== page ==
Jack DeJohnette: Pictures (ECM 1079)

 

Jack DeJohnette
Pictures

Jack DeJohnette drums, piano, organ
John Abercrombie electric and acoustic guitars
Recorded February, 1976 at Talent Studio, Oslo
Engineer: Jan Erik Kongshaug
Produced by Manfred Eicher

Hot on the heels of his stellar Directions debut, drummer Jack DeJohnette settled down in the studio for this cool duo album with guitarist John Abercrombie. Less a side project than a chance to open the mind to more introverted images, Pictures is the spark behind the fire.

The steady beats of “Picture 1” grow in scope with every new added detour. What at first seems a drumming exercise quickly turns haunting as an organ rises up from the earthen tide. After the ode to toms and cymbals that is “Picture 2,” the following three Pictures feature Abercrombie’s improvisatory accents, which range from meandering to cathartic. But the real pièce de résistance is “Picture 6.” As its temperate piano introduction works its way into a swell of gongs, we begin to see the melody behind the fire. It is a Keith Jarrett moment if there ever was one, the Ruta and Daitya that could have been.

Like any good picture, DeJohnette’s curious little project has everything it needs in frame. Nothing extraneous; stripped-down music-making for its own sake, offered up to the listener with humility and respect. This is not an album meant to titillate or to excite or to make any sweeping statements on the nature of its own becoming. It professes to be nothing beyond the space implied, never the sum but the equation laid bare. Get this album for its stunning closer, and open yourself to its other intimacies. Pictures gives us unique insight into the craft of a musician more widely known for his equally arousing timing and delivery.

3 thoughts on “Jack DeJohnette: Pictures (ECM 1079)

  1. I’ve been listening to this one since about 1978 myself-my very favorite Dejohnette album ever. Wish he would do another one just like this. The 2nd half- “Pictures 4, 5 &6” are by far my favorites, but I have to make mention of the live drum solo that makes up “Picture 2”. When is the last time you could not only remember a drum solo, but actually sing it as well? It seems Dejohnette was very involved in carefully tuning the drums and using the tonal potential to actually play a little repeating melody on the drums that I can recall and sing at any time of day-even if I didn’t play the album for years! That’s saying something. The little melodic repeating phrase that he plays on that track should be used as an example for drummers everywhere of the potential of what a very simple kit drum can do.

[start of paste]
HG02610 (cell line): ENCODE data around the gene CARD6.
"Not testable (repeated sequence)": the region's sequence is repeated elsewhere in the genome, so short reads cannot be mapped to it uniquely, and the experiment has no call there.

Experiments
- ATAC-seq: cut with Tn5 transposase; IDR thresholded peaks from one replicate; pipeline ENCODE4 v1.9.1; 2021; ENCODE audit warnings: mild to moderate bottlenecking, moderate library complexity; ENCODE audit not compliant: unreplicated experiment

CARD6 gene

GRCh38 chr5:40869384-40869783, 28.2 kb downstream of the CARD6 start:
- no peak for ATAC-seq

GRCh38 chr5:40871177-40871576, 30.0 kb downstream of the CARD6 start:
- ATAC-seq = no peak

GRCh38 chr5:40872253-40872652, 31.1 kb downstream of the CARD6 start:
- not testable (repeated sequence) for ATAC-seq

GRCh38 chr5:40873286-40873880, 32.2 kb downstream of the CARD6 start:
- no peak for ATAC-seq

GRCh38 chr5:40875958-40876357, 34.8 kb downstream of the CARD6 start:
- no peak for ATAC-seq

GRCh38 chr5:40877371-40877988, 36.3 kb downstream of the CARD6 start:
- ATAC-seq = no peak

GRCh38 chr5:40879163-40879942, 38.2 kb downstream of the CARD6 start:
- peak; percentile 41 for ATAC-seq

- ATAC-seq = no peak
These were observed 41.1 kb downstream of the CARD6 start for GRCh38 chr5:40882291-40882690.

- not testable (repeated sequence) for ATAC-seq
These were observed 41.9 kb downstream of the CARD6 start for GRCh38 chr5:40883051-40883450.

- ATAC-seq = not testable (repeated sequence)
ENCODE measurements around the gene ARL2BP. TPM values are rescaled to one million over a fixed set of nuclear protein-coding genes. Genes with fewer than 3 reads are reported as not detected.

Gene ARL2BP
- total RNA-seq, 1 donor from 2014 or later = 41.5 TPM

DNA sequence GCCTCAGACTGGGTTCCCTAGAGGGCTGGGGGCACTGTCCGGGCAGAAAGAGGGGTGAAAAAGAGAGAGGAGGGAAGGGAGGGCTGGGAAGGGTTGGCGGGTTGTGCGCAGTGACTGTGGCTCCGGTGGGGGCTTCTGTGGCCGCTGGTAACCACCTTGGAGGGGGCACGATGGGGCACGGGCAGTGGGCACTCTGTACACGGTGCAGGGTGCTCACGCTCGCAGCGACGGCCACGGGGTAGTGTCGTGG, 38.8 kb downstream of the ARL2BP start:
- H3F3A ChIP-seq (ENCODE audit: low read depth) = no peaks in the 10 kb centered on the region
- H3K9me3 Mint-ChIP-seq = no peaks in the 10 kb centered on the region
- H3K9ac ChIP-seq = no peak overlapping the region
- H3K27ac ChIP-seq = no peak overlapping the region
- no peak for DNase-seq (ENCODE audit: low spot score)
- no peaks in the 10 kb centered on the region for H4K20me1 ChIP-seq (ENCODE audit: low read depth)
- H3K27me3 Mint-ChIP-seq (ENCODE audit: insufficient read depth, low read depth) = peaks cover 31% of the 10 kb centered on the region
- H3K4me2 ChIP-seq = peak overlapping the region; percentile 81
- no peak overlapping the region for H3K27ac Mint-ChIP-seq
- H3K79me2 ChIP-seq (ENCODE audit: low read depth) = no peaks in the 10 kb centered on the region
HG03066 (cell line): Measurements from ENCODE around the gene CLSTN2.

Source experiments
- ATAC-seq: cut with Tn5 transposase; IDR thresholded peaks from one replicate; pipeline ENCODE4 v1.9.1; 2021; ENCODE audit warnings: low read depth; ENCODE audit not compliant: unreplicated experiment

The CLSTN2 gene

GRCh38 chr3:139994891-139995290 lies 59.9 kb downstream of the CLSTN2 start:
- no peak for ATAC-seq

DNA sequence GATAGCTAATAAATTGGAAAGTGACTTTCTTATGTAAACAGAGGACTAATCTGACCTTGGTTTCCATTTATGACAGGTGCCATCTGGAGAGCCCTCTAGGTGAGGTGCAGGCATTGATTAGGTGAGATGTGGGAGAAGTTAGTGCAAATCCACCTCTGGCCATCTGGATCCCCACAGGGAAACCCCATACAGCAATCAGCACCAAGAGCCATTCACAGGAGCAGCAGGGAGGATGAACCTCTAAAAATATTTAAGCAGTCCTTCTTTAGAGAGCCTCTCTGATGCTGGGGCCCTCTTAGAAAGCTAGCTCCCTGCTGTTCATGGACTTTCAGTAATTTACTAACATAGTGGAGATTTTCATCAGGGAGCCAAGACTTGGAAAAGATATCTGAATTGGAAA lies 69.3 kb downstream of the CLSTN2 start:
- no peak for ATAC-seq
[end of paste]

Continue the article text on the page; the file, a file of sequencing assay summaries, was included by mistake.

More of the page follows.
2. Thank you for the comments on “Picture 2.” I’m afraid I glossed over its brilliance in my eagerness to talk about the album’s stellar latter half. Melodic, and then some!

  3. And I forgot to mention that “Picture 5” is a wonderful Spanish-influenced march done live with Abercrombie’s 6-string acoustic and Jack on drums. This one took awhile fo rme to get into but became a tie for my favorite piece on the album along with “Picture 6”. Dejohnette himself chose to include these 2 pieces on his “Rarum” best-of CD from a few years ago, so he must also see it as something he’s proud of. Oh yeah, i’ll never forget that once Jack mentioned in an interview that “Pictures” is the type of album that someone would play when they “wanted to be alone” and listen to something. He didn’t elaboprate any further what he meant by this exactly., so my guess is that he sees this as a more introverted, intimate album among his catalog.

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